There is a growing buzz around the potential for insects to be farmed on urban industrial sites and processed as livestock feed in Australia. A growing swarm of interest globally is being replicated locally.
However, for an Australian industry to develop, proponents think there needs to be greater clarity and uniformity in legislation that addresses feeding insect proteins to livestock – at the moment, decisions are made on individual applications, reflecting differences in State, Territory and Federal legislation.
The growth of an insect meal industry is a value stream to biowaste recycling. Costa Rica has apparently been successful in reducing household waste by up to 75%, by feeding it to black soldier fly larvae.
According to OzHarvest, in Australia currently $3,800 worth of groceries each year is wasted per household; or 345kg. That adds up to $20 billion value of food waste annually; more than five million tonnes of food dumped as landfill.
On top of that is agricultural waste in the form of dead animals, eggs that don’t meet commercial grade specifications, effluent from dairies and intensive animal industries. Then there is the commercial green waste industry – trees and lawn clippings utilised by recycling companies, using purpose-bred insects to break down this waste into soil and fertiliser.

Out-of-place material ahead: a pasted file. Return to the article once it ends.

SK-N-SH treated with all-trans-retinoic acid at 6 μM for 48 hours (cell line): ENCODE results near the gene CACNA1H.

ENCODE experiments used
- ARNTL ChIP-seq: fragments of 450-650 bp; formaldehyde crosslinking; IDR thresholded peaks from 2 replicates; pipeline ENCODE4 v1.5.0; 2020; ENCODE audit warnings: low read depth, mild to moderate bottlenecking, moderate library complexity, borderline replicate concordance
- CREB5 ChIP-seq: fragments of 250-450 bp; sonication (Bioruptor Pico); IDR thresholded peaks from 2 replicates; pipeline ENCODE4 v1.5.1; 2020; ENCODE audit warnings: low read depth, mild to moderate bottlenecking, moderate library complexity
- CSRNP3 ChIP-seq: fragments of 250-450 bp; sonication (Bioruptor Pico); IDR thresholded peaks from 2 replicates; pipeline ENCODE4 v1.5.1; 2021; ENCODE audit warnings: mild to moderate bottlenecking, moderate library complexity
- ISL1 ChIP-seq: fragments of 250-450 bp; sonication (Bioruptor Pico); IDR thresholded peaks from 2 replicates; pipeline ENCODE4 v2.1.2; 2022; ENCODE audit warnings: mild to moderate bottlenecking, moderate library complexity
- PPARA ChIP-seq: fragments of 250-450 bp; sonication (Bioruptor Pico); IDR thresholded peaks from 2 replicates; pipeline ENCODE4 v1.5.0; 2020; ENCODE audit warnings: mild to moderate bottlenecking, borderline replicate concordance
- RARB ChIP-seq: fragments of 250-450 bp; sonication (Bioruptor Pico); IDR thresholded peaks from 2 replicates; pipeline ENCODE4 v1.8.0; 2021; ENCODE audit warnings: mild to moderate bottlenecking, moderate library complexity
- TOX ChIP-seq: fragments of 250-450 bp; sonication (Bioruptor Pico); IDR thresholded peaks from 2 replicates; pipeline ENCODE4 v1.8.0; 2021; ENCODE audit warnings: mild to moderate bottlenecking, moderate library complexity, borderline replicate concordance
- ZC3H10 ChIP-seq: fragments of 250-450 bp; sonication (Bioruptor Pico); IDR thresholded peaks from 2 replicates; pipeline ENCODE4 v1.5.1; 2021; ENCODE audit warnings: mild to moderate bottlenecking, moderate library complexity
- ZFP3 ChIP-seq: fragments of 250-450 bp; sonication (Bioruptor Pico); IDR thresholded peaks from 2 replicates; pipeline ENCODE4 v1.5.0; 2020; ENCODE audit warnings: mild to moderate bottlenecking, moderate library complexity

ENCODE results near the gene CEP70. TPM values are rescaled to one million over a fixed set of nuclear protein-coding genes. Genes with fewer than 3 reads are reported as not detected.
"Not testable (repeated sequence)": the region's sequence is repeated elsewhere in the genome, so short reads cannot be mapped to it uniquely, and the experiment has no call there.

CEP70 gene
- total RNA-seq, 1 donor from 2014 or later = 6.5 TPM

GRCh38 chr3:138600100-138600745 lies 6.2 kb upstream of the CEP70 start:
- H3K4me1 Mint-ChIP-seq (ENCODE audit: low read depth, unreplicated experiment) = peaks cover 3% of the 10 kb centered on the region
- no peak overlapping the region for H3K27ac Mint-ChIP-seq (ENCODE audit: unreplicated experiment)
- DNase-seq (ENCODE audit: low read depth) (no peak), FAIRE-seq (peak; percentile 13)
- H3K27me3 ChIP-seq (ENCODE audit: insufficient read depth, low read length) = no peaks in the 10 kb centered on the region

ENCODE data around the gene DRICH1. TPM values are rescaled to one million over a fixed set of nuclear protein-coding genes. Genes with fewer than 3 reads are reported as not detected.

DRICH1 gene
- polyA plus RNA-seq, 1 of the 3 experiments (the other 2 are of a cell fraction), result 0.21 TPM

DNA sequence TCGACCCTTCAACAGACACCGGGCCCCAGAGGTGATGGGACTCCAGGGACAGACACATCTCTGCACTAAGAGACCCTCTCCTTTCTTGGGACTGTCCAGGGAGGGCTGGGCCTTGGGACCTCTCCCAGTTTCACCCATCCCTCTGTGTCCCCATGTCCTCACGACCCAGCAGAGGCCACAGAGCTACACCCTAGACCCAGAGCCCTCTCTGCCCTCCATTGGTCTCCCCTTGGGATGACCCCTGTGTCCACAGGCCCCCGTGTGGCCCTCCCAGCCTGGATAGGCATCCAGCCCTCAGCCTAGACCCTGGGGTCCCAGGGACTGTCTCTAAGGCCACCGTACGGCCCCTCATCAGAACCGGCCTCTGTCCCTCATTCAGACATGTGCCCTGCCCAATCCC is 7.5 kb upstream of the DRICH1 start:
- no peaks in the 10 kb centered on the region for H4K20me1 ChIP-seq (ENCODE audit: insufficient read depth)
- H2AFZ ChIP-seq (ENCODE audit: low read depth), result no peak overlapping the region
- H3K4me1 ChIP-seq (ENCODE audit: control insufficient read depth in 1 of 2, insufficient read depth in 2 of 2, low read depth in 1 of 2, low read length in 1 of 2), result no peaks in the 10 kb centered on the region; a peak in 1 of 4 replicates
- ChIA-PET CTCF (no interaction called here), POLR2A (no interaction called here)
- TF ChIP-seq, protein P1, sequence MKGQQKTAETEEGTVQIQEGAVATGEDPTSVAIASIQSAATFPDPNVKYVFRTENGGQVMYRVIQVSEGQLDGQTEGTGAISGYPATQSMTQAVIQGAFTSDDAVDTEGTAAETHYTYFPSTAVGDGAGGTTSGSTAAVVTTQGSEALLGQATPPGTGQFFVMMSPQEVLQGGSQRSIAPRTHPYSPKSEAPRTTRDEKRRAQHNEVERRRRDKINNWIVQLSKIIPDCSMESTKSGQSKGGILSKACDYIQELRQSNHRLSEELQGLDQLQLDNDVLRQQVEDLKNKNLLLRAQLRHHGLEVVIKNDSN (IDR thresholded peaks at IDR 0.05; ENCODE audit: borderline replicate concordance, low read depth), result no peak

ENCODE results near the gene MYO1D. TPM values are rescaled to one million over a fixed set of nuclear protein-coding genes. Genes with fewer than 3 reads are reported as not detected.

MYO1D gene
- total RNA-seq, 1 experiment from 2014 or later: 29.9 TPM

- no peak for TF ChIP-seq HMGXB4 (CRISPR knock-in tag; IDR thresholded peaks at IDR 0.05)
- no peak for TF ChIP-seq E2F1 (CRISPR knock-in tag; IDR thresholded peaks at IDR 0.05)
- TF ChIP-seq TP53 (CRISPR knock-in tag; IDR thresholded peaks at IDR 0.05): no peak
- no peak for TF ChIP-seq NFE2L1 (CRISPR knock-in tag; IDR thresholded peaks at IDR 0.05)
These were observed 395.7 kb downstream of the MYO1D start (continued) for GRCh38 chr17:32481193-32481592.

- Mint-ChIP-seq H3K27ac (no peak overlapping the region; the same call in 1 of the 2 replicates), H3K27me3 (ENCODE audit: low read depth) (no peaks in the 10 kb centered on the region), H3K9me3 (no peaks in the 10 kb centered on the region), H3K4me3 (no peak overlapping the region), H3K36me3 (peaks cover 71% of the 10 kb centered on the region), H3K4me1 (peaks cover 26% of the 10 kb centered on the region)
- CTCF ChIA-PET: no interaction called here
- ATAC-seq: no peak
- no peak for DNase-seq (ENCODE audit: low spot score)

Some entrepreneurs have identified insects as ideal to process for stockfeed in intensive animal industries such as farmed fish (in particular, salmon and prawns), poultry and pigs.
Sustainable insects are the preferred ingredients – black soldier fly larvae (Hermetia Illucens) and meal worms (Tenebrio molitor) are two of the most commonly used for biowaste treatment.
It is an industry that is marrying robotic engineers, waste managers, farmers and millers. Currently the world stockfeed market is valued at $490 billion, with feed demand by the poultry industry 45% of that market, followed by pigs at 27%. In the aquaculture industry, raising insects to use as fishmeal adds sustainability to our oceans, if one-quarter of fish stocks currently caught are processed to be fed to farmed fish.
France, Canada and Indonesia have embraced the industry. Ynsect, France, has created a closed-loop automated system that includes farming – reproduction, growth, feeding and sorting the insects; and processing – sterilisation, pressing and drying and packaging. As well as producing aquafeed, pet food and plant fertiliser, another byproduct of farming insects is oil – with some proponents saying it can be processed into a product to use in vehicles.
In 2012, Ynsect built its first test laboratory and processed one kilogram of mealworm powder in that year. A pilot plant followed, producing 12t in 2015 and scaled up to 200t in 2016. This year, Ynsect expects to finish building an industrial plant, to produce 20,000t of mealworm protein powder annually. By 2028, CEO Antoine Hubert expects Ynsect will be operating 15 plants.